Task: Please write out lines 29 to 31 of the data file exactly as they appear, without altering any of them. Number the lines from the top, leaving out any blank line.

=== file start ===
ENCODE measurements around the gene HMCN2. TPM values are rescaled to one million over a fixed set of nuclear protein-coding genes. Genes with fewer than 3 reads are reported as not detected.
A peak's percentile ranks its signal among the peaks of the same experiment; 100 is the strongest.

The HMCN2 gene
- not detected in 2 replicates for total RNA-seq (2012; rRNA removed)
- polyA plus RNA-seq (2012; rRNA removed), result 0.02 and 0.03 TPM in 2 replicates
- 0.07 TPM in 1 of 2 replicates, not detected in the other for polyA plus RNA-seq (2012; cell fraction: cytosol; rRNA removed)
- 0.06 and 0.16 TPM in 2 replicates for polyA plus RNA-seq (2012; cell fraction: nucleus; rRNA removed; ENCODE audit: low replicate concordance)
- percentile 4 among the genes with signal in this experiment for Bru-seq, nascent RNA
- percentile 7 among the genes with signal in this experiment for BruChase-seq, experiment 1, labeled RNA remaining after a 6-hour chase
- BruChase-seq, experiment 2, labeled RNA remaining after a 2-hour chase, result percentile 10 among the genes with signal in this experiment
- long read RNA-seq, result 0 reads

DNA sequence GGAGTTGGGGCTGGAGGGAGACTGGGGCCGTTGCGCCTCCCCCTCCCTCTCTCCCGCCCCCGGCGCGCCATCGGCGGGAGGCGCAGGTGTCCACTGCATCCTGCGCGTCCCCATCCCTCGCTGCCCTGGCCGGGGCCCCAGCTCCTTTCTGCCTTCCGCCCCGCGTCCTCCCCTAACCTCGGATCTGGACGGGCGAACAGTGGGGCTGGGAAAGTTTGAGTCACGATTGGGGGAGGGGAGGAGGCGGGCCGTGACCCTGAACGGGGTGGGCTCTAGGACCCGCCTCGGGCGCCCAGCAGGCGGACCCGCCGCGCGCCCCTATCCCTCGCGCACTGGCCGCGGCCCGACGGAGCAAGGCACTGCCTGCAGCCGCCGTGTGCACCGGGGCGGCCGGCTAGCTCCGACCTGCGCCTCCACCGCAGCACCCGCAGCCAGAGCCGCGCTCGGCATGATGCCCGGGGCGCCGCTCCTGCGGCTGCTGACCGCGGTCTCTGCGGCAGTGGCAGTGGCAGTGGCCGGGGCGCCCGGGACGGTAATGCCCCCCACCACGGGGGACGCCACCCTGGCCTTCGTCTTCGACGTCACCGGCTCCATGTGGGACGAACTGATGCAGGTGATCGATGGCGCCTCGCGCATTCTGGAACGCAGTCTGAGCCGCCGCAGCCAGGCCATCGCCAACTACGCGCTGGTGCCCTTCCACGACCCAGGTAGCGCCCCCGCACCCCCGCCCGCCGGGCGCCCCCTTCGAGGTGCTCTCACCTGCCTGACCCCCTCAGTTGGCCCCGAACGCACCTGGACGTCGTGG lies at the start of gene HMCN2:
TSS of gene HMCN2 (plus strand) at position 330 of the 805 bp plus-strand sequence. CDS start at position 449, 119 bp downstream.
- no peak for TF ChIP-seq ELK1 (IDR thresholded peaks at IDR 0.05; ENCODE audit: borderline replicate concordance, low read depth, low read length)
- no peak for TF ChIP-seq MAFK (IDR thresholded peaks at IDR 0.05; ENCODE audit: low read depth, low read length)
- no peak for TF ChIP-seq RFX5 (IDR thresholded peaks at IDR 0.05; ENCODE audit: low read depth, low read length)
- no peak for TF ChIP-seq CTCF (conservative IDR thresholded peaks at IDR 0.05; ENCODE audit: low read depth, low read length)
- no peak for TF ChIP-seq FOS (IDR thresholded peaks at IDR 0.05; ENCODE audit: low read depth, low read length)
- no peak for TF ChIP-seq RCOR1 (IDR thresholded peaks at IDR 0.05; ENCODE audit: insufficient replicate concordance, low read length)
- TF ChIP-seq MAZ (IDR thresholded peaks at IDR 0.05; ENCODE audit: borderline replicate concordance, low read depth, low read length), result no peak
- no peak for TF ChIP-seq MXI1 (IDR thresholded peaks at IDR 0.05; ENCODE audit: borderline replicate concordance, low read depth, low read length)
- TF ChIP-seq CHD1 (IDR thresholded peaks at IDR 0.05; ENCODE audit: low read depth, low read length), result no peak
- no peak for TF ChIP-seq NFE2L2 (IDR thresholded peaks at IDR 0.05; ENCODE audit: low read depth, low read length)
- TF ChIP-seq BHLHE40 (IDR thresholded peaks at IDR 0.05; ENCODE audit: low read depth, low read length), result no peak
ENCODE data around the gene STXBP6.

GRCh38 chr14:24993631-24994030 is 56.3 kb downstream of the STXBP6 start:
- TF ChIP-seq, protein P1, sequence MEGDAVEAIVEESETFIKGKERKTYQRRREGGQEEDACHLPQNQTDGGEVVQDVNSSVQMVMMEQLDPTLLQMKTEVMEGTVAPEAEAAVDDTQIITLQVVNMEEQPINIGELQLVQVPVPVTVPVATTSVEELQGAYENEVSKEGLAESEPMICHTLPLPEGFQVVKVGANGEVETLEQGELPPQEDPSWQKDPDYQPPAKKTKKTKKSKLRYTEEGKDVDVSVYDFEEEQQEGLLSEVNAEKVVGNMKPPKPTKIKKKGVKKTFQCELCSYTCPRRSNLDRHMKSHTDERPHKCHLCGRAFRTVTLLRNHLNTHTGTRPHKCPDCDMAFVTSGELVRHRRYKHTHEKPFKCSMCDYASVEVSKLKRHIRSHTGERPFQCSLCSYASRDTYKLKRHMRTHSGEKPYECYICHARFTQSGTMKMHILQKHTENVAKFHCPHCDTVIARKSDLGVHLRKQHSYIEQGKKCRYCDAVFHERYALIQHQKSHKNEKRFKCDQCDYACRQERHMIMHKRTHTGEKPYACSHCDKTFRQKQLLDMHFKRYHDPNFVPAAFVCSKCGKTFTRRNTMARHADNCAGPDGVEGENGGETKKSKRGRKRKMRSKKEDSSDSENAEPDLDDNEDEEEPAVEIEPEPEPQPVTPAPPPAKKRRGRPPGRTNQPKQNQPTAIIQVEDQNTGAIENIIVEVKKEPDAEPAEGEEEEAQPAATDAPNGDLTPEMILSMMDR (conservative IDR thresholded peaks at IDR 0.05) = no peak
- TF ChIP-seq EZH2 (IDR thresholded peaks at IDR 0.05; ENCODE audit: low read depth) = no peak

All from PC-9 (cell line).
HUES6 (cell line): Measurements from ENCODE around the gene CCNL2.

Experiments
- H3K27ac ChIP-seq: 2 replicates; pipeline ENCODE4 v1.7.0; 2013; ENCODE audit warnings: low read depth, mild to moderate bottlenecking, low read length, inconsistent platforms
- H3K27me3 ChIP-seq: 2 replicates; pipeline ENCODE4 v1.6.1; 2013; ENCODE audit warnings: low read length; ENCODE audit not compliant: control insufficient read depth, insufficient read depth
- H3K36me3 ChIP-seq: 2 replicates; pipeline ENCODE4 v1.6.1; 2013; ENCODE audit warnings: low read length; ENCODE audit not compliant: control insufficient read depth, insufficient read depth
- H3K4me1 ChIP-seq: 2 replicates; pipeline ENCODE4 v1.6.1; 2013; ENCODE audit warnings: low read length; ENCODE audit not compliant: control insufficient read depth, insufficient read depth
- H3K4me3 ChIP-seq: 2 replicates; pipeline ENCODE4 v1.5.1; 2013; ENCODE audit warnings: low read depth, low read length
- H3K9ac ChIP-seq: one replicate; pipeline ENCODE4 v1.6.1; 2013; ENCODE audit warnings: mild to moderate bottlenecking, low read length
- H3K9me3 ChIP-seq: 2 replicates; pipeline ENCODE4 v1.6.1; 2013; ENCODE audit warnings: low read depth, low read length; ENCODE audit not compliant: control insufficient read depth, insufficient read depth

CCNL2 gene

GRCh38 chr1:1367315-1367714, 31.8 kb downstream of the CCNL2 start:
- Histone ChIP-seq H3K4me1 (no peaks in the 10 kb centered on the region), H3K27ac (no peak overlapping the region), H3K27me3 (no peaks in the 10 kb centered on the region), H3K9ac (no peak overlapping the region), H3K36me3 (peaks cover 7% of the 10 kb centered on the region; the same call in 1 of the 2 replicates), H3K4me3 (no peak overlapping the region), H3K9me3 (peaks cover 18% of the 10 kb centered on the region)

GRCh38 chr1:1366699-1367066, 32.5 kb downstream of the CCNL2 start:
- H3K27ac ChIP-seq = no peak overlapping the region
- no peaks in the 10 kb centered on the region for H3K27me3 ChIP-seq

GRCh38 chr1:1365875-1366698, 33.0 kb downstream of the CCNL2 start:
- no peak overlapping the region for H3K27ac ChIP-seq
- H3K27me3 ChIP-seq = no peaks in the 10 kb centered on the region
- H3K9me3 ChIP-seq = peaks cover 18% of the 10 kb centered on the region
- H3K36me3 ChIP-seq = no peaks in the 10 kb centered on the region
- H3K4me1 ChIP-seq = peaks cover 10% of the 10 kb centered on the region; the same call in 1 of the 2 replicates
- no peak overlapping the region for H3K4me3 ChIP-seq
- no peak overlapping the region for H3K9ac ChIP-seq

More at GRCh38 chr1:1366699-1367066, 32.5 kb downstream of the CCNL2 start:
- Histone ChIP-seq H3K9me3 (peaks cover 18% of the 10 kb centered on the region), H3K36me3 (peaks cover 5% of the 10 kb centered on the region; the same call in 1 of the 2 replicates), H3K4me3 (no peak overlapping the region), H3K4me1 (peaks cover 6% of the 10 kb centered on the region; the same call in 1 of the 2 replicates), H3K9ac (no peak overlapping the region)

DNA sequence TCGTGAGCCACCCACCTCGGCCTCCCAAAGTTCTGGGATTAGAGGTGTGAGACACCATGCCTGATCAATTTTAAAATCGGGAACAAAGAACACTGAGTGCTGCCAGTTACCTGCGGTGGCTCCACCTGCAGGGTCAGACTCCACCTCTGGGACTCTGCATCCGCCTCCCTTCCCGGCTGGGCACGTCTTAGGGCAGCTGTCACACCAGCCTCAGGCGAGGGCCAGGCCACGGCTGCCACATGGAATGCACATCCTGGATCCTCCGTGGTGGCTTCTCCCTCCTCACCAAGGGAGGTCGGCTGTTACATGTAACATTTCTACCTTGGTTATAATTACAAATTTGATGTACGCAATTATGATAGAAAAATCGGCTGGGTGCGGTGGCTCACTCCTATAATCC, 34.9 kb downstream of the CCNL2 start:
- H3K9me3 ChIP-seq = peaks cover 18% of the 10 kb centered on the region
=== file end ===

All from PC-9 (cell line).
HUES6 (cell line): Measurements from ENCODE around the gene CCNL2.

Experiments